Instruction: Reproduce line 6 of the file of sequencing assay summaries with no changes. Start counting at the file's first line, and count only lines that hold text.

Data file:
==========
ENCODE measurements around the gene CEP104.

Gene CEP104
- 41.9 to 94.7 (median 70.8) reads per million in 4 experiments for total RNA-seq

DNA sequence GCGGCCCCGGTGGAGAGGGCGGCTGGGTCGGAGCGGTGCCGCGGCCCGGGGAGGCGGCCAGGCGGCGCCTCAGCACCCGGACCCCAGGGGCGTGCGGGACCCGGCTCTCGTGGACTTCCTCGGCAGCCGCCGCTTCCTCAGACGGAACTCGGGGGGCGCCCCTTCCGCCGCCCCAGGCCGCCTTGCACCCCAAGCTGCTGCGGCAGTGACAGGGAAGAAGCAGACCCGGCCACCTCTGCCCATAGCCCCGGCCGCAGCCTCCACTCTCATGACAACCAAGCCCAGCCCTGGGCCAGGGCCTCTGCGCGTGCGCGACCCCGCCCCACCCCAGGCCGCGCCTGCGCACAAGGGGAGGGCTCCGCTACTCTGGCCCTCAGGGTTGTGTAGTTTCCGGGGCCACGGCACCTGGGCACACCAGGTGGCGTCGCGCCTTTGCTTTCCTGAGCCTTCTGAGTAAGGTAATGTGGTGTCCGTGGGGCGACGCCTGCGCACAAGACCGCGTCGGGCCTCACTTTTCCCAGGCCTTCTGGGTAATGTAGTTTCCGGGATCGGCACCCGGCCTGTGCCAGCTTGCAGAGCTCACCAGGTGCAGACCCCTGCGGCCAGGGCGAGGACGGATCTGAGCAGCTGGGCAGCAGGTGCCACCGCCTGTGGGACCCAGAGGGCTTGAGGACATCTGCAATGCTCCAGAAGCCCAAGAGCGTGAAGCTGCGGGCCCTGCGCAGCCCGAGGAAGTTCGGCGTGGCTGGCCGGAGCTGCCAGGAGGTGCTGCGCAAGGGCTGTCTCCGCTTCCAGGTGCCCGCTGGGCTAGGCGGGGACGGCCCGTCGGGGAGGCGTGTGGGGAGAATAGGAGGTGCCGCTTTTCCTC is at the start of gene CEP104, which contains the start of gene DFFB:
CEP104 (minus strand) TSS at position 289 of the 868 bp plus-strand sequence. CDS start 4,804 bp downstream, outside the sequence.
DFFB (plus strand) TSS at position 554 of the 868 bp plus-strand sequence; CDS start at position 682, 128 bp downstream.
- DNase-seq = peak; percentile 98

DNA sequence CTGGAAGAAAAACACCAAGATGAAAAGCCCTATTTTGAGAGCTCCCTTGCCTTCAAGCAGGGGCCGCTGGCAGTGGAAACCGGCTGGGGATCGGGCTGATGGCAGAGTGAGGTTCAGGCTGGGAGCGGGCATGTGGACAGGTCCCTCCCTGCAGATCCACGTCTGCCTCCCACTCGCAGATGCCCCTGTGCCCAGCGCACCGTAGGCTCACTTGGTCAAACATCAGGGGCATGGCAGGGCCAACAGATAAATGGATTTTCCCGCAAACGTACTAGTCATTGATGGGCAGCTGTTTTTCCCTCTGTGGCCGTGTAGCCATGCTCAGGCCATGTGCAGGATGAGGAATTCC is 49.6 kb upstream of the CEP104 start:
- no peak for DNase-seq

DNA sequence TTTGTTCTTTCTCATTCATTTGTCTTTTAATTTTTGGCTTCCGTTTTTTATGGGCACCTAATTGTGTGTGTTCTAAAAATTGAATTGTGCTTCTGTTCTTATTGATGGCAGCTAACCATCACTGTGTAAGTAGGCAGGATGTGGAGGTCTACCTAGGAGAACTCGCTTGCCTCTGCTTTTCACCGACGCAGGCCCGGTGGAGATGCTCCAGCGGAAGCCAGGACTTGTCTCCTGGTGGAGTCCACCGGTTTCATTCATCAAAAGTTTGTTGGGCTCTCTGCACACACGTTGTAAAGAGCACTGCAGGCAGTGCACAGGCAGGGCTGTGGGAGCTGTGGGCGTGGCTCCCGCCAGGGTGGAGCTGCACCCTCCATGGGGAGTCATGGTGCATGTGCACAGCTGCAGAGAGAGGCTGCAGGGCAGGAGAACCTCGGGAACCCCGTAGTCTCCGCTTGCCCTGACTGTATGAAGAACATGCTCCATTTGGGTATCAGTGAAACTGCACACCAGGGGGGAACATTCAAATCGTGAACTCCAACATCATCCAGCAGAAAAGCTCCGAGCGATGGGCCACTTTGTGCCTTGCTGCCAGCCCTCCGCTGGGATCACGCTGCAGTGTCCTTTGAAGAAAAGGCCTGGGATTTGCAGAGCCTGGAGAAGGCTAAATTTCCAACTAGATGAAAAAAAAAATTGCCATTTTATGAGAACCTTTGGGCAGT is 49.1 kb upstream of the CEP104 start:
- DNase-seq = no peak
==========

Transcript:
DFFB (plus strand) TSS at position 554 of the 868 bp plus-strand sequence; CDS start at position 682, 128 bp downstream.